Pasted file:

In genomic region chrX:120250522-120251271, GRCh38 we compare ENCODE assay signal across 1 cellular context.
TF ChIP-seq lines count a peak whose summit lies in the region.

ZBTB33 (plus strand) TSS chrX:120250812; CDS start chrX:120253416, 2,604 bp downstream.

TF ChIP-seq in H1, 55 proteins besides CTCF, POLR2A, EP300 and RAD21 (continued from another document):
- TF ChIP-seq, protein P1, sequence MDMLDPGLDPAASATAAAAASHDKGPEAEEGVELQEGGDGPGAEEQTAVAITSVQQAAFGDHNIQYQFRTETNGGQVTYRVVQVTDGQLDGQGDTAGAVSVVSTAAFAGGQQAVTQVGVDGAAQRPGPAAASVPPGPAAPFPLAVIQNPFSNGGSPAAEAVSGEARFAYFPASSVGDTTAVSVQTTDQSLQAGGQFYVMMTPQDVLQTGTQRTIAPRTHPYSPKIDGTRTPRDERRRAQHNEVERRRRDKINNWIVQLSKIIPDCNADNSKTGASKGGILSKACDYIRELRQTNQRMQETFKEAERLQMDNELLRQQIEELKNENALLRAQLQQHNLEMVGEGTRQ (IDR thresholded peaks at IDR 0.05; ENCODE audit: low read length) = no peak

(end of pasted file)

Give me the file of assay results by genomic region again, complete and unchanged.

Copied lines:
In genomic region chrX:120250522-120251271, GRCh38 we compare ENCODE assay signal across 1 cellular context.
TF ChIP-seq lines count a peak whose summit lies in the region.

ZBTB33 (plus strand) TSS chrX:120250812; CDS start chrX:120253416, 2,604 bp downstream.

TF ChIP-seq in H1, 55 proteins besides CTCF, POLR2A, EP300 and RAD21 (continued from another document):
- TF ChIP-seq, protein P1, sequence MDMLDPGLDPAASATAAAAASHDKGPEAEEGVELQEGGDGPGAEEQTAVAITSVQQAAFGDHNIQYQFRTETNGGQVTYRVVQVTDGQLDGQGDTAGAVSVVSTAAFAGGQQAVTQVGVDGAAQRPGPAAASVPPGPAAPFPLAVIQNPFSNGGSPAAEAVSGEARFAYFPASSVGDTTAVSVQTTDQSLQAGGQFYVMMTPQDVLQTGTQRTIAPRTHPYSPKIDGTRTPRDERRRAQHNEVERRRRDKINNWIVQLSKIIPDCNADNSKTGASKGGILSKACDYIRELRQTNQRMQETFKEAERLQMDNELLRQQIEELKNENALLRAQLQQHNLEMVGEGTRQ (IDR thresholded peaks at IDR 0.05; ENCODE audit: low read length) = no peak